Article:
TW: Swearing and mention of death.
Jack strolled down the dusty streets of the port towards the space shuttle for his interview. Pale men and women, ignorant after months or years in vacuum, were shifting cargo. The suns of Hellebore cooked the flesh of offworlders to a glowing boiled lobster tan that was in vogue amongst incomers.
Jack pulled down the brim of his cap. He lifted the collar of his boiler suit with one hand to save his neck from the crispy barbeque fate of the crowds. In his other hand he carried his beloved toolbox. He’d scratched his name into the rust on the lid to keep others from stealing from it.
The landing shuttle’s door lay open to the pleasant aromas of crew fart and stray dog piss. Jack was thankful for the open air and the warm breeze that carried the smells away to replace them with something worse. Sewer salad.
The captain sat in the pilot’s chair, unlocked and swiveled to face the rear door. He knocked on the hull.
“Permission to board?” He stood, shoulders back, hearing things between his shoulder blades crackle. Tanks of oxygen were strapped to the walls on both sides.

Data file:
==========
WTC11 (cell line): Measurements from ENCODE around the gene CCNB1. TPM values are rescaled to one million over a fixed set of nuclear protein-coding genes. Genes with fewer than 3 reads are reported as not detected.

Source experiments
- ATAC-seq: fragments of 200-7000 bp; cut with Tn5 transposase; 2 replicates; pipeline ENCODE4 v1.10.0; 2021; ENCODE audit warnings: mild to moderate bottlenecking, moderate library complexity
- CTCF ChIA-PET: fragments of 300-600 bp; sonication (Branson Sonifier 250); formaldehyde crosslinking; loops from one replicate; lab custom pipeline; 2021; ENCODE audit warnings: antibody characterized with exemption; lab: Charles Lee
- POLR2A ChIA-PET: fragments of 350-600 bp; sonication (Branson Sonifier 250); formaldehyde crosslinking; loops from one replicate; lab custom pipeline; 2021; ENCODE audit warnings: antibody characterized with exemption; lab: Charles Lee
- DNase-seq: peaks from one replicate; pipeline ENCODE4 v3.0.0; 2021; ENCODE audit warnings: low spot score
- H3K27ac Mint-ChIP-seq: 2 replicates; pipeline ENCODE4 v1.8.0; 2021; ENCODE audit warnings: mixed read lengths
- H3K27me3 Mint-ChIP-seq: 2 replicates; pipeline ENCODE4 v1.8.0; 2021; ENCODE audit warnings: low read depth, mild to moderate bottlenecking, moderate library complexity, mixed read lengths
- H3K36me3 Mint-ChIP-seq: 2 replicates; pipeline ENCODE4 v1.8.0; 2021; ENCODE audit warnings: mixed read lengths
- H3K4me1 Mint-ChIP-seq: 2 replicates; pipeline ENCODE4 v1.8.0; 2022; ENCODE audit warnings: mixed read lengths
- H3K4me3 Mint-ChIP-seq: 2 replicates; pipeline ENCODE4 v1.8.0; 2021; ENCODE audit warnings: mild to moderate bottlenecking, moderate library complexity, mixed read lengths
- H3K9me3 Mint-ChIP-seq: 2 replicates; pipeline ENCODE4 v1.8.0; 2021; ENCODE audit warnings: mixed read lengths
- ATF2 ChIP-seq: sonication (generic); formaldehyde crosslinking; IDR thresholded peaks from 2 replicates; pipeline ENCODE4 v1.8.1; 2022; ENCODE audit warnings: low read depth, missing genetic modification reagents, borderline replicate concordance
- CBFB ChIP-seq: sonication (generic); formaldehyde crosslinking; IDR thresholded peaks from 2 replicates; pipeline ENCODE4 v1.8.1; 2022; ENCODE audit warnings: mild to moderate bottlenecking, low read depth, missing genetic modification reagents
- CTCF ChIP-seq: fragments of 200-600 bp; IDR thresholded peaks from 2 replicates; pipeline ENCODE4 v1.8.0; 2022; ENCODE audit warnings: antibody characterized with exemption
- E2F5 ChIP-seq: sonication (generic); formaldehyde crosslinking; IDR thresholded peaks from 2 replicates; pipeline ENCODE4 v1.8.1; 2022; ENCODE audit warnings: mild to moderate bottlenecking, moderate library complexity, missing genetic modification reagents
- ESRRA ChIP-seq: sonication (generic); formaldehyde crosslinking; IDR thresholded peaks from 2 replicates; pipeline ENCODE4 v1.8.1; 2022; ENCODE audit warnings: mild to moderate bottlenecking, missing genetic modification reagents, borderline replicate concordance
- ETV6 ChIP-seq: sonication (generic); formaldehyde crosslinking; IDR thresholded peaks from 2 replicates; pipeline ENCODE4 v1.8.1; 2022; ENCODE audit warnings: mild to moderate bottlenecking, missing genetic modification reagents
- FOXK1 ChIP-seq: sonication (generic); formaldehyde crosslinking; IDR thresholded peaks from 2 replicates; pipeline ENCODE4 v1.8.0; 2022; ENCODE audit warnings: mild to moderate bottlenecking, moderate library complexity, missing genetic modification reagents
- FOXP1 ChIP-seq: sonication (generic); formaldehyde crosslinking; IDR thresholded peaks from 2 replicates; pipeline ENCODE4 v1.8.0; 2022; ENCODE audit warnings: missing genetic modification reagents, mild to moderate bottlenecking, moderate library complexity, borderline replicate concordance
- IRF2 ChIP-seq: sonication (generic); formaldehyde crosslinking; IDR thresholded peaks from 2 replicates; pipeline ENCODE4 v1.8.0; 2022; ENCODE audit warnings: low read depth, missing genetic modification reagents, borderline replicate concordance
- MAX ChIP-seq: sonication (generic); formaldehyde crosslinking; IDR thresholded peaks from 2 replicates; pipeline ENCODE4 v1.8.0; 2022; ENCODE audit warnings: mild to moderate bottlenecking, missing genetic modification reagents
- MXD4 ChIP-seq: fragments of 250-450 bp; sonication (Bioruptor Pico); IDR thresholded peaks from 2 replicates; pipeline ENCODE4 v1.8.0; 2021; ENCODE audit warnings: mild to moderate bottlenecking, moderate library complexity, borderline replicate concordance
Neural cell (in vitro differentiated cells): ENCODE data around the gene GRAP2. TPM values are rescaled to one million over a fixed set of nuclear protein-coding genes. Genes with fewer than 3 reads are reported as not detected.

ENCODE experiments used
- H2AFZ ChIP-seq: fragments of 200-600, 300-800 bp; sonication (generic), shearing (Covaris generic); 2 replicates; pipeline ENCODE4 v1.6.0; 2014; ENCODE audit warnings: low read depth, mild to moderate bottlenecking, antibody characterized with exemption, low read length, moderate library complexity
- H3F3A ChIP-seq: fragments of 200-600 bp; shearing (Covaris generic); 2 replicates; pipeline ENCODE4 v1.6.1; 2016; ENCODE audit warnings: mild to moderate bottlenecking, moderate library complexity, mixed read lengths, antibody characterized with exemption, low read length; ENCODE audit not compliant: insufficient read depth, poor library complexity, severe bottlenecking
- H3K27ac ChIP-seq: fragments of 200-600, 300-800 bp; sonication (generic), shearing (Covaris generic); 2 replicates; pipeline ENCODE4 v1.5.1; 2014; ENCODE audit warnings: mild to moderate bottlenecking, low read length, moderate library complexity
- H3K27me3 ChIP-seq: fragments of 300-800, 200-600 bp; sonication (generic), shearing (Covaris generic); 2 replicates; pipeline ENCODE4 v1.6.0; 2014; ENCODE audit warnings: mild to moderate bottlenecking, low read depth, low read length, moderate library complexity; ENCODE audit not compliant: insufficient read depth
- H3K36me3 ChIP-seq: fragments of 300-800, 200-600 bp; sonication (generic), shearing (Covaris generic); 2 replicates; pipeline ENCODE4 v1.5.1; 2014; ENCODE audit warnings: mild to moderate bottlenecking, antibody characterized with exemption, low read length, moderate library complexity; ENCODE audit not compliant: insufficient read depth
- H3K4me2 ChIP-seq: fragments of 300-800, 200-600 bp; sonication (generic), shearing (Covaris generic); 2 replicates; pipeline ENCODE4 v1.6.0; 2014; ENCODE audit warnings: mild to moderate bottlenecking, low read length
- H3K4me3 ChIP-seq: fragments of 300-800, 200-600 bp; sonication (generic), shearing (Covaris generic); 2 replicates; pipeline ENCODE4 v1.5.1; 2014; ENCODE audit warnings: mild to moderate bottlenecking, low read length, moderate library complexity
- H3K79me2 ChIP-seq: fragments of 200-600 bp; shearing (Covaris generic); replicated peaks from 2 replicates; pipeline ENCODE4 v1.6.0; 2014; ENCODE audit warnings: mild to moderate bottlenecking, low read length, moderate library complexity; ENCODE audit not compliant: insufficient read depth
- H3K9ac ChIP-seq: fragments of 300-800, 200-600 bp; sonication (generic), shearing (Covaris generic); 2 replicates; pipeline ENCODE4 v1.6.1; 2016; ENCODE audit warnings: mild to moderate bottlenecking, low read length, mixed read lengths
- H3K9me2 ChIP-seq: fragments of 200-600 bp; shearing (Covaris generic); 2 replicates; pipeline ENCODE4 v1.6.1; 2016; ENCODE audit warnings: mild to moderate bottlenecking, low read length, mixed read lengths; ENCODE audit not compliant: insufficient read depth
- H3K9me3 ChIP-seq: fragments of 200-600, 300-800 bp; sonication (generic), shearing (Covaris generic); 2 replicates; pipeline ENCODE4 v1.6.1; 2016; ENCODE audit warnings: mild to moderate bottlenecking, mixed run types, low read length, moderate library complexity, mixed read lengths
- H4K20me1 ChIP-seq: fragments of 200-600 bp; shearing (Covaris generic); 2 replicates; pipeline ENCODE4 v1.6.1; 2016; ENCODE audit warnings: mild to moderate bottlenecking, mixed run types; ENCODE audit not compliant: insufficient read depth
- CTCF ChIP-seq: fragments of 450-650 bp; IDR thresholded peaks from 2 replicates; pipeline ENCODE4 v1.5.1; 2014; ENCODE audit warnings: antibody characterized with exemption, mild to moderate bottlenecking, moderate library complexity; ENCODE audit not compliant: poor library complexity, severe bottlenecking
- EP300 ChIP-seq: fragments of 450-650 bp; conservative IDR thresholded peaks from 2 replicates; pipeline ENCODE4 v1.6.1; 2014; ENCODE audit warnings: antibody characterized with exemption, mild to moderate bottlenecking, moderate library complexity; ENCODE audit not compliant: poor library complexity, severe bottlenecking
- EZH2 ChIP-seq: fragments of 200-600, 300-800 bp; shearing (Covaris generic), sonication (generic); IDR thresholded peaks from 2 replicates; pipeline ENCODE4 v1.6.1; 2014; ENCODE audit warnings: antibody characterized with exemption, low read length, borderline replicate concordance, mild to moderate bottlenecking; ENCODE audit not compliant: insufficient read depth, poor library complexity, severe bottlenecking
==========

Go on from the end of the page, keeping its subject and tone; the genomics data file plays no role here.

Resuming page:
“Granted. You’re Jack?” She looked at him with the familiar only a bullet could love that face look.
“Yes, Captain.” He tried to be brief to at least get half marks for being the strong silent type.
“What are your qualifications Jack?” She looked at a hologram of him from his previous ship’s crew log. As it rotated in the air he got to see the knife wound on his chin from a whole new angle.
“I have experience, not qualifications,” he said in his usual monotone. Generous people said he had a soothing voice, good for bedtime stories. Honest people told him it was boring, vocal sedative.
“I prefer workers who are certified.”
“You can ask for references from any of my previous captains. I’m a hard worker and becasue I don’t have the certificates you don’t need to pay me as much. Bed, board, and some change is fine.”
“Thirty years experience. You’re what, thirty five?”
“Forty, Captain.” He set down his toolbox and backpack to massage his right hand. Repetitive strain injury was a bitch that could only be bribed to take breaks with serious painkillers.
“How’d you manage that?” She eyed him working at the pain where his fingers joined his palm with knowing grey eyes.
“I was born in the Hooker’s Tights.” Most people assumed that was the name of a brothel.
“Why the hell would anyone name a ship that?” asked Captain Eliza who clearly wasn’t as naive as most.
“Because it had more holes than a sieve but kept going anyway. That’s where I learnt to weld and patch. The whole crew learnt to patch in vacuum there. Those of us who survived.”
“Why did your parents allow that?”